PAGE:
Lil Nas X released a video where he gives Satan a lapdance, licks his nipples, snaps his neck, and puts on his crown of pure evil.
That video was not demonetized.
Meanwhile, long-form podcasts featuring Sam Harris, Jordan Peterson, or Joe Rogan in which they have civil discourse about COVID-19 or the future of Western civilization are demonetized.
Now, what about the music video for WAP (Wet Ass Pussy) starring Cardi B and Megan Thee Stallion. It features the two making out while snakes slither down their exposed cleavage. Certainly, it was demonetized?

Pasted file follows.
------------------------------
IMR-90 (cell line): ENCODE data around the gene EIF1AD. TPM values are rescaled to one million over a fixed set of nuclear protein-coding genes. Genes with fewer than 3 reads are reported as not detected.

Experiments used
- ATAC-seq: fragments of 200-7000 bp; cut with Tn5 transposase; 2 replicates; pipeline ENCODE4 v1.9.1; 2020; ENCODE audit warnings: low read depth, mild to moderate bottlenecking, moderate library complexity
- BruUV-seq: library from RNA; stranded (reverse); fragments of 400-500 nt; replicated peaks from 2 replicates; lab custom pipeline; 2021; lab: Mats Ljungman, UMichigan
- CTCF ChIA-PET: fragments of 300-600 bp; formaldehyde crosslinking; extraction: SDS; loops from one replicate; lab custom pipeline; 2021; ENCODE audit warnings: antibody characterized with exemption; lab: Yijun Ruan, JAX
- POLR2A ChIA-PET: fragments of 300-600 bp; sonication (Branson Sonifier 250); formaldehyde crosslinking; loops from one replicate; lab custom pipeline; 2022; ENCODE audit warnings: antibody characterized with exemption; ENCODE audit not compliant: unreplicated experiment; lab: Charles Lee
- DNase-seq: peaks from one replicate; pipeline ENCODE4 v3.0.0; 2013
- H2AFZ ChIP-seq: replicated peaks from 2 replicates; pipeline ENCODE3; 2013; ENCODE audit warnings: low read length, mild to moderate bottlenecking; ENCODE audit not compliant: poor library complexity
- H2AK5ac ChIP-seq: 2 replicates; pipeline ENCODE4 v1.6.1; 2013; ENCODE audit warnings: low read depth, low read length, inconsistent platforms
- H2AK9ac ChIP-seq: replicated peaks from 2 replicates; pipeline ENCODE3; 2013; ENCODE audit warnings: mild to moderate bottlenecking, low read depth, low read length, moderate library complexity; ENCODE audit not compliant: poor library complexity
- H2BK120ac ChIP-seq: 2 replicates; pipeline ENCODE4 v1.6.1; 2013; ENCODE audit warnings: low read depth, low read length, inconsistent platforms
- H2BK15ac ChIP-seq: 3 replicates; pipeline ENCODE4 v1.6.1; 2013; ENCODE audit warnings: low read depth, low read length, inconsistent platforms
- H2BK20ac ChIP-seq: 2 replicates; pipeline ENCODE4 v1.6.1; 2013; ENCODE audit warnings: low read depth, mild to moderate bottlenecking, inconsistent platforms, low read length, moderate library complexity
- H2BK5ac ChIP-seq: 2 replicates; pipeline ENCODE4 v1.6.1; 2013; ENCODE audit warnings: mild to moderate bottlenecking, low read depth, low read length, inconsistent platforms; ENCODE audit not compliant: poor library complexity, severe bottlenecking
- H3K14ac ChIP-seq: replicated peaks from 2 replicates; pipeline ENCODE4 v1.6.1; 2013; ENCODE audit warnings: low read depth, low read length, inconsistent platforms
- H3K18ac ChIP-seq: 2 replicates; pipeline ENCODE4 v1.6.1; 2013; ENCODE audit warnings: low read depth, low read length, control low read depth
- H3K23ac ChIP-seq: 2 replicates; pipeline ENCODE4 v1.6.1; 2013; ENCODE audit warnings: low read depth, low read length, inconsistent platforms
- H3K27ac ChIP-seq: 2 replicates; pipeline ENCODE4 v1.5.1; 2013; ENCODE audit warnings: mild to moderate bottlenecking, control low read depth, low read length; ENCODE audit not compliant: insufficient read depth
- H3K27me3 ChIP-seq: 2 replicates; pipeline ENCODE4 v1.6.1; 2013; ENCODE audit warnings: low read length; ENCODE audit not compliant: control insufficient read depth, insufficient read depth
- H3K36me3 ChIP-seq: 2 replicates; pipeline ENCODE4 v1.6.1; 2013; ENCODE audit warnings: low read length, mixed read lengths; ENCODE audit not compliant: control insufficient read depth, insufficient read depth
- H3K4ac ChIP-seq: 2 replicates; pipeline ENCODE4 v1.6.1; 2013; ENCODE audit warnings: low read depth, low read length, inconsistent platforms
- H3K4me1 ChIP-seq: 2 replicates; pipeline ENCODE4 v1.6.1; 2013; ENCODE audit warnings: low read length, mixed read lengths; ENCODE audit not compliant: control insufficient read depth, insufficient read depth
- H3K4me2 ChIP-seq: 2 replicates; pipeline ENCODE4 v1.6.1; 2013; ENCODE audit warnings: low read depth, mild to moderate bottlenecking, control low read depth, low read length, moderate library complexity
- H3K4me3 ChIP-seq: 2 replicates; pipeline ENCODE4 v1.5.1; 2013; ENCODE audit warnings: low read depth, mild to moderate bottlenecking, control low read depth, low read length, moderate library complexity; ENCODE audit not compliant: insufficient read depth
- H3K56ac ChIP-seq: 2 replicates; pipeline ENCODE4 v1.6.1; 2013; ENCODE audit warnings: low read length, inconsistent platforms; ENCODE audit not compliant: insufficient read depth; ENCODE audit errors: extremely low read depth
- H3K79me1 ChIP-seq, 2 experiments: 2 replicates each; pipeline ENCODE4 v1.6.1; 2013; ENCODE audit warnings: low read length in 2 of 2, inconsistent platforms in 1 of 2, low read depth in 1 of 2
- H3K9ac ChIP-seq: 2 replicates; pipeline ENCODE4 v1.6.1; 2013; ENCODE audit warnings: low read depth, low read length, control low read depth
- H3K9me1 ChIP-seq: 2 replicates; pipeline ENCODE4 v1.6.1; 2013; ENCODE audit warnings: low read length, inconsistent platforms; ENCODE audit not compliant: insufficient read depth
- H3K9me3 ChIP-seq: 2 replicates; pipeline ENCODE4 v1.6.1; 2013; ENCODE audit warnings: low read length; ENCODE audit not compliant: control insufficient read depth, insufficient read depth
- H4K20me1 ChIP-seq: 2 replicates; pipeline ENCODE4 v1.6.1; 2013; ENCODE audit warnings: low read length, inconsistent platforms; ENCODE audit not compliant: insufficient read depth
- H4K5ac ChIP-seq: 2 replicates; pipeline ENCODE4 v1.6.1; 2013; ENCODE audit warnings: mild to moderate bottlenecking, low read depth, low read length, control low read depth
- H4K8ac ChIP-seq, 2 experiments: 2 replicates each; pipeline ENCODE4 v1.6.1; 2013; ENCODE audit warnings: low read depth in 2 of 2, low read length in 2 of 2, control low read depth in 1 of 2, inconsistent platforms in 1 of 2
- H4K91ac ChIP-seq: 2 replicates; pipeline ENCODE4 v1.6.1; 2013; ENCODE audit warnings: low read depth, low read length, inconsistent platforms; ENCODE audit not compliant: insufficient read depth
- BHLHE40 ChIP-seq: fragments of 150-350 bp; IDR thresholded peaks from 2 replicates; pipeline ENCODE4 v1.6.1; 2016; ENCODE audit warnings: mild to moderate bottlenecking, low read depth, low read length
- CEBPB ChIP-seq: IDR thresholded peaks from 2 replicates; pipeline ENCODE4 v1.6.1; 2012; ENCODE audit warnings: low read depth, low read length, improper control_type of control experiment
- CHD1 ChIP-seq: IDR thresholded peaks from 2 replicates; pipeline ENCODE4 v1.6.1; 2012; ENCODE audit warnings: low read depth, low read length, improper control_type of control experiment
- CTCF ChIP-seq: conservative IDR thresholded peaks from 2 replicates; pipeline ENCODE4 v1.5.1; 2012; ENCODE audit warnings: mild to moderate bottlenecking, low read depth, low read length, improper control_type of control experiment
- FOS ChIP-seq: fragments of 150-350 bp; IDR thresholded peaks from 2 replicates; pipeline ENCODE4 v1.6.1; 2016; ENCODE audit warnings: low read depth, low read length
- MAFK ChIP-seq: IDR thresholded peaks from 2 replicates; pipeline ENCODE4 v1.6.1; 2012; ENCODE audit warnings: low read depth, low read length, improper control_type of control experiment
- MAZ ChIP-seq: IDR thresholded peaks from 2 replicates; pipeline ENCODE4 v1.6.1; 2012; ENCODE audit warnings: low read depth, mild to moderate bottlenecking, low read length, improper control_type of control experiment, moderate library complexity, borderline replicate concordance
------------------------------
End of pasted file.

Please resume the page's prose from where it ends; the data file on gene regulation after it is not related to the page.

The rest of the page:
It was not.
But videos by YouTubers such as Blaire White, who is a transgender woman that has conservative political views, have been demonetized and removed.
Clearly, YouTube is biased against certain creators and topics. And this isn’t to say TikTok doesn’t have its own biases, such as criticizing the Chinese Communist Party. But this is only part of the problem. The other is that YouTube clearly favors corporate interests and establishment over independent creators.
At this point, we need anti-trust laws to help break up Facebook, Google, and YouTube. They are almost utilities now, and having them in the hands of a few people is not a good idea.
If the government was smart they would crack them up like the old oil and telephone monopolies. There needs to be competition, especially because these platforms are clearly being used as political tools.